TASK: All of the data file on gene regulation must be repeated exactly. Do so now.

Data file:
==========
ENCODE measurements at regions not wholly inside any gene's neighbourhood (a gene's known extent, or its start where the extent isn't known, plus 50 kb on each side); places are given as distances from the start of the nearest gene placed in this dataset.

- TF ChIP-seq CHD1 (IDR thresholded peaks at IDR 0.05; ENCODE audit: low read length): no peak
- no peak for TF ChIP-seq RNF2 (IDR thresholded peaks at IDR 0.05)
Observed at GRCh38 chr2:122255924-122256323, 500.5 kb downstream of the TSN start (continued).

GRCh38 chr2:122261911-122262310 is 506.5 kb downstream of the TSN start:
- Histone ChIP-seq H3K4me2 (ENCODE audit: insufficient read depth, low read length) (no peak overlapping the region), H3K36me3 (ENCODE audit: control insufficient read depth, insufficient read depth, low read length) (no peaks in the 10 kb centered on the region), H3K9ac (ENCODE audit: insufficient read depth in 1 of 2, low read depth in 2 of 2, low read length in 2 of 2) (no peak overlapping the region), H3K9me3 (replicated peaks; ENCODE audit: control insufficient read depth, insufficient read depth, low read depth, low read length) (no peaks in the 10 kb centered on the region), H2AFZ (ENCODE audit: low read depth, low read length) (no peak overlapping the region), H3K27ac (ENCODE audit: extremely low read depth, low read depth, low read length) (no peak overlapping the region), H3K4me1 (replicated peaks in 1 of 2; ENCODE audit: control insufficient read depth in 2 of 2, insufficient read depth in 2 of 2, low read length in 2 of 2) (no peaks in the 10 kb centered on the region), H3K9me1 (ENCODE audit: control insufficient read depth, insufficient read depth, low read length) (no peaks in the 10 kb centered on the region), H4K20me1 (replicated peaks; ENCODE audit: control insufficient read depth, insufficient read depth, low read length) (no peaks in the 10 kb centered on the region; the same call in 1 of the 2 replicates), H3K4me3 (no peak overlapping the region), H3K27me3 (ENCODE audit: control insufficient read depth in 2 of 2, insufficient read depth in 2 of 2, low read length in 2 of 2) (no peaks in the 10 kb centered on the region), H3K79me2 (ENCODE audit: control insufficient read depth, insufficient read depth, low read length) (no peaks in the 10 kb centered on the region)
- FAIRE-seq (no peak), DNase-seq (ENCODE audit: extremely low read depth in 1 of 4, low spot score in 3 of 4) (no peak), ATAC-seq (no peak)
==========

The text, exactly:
ENCODE measurements at regions not wholly inside any gene's neighbourhood (a gene's known extent, or its start where the extent isn't known, plus 50 kb on each side); places are given as distances from the start of the nearest gene placed in this dataset.

- TF ChIP-seq CHD1 (IDR thresholded peaks at IDR 0.05; ENCODE audit: low read length): no peak
- no peak for TF ChIP-seq RNF2 (IDR thresholded peaks at IDR 0.05)
Observed at GRCh38 chr2:122255924-122256323, 500.5 kb downstream of the TSN start (continued).

GRCh38 chr2:122261911-122262310 is 506.5 kb downstream of the TSN start:
- Histone ChIP-seq H3K4me2 (ENCODE audit: insufficient read depth, low read length) (no peak overlapping the region), H3K36me3 (ENCODE audit: control insufficient read depth, insufficient read depth, low read length) (no peaks in the 10 kb centered on the region), H3K9ac (ENCODE audit: insufficient read depth in 1 of 2, low read depth in 2 of 2, low read length in 2 of 2) (no peak overlapping the region), H3K9me3 (replicated peaks; ENCODE audit: control insufficient read depth, insufficient read depth, low read depth, low read length) (no peaks in the 10 kb centered on the region), H2AFZ (ENCODE audit: low read depth, low read length) (no peak overlapping the region), H3K27ac (ENCODE audit: extremely low read depth, low read depth, low read length) (no peak overlapping the region), H3K4me1 (replicated peaks in 1 of 2; ENCODE audit: control insufficient read depth in 2 of 2, insufficient read depth in 2 of 2, low read length in 2 of 2) (no peaks in the 10 kb centered on the region), H3K9me1 (ENCODE audit: control insufficient read depth, insufficient read depth, low read length) (no peaks in the 10 kb centered on the region), H4K20me1 (replicated peaks; ENCODE audit: control insufficient read depth, insufficient read depth, low read length) (no peaks in the 10 kb centered on the region; the same call in 1 of the 2 replicates), H3K4me3 (no peak overlapping the region), H3K27me3 (ENCODE audit: control insufficient read depth in 2 of 2, insufficient read depth in 2 of 2, low read length in 2 of 2) (no peaks in the 10 kb centered on the region), H3K79me2 (ENCODE audit: control insufficient read depth, insufficient read depth, low read length) (no peaks in the 10 kb centered on the region)
- FAIRE-seq (no peak), DNase-seq (ENCODE audit: extremely low read depth in 1 of 4, low spot score in 3 of 4) (no peak), ATAC-seq (no peak)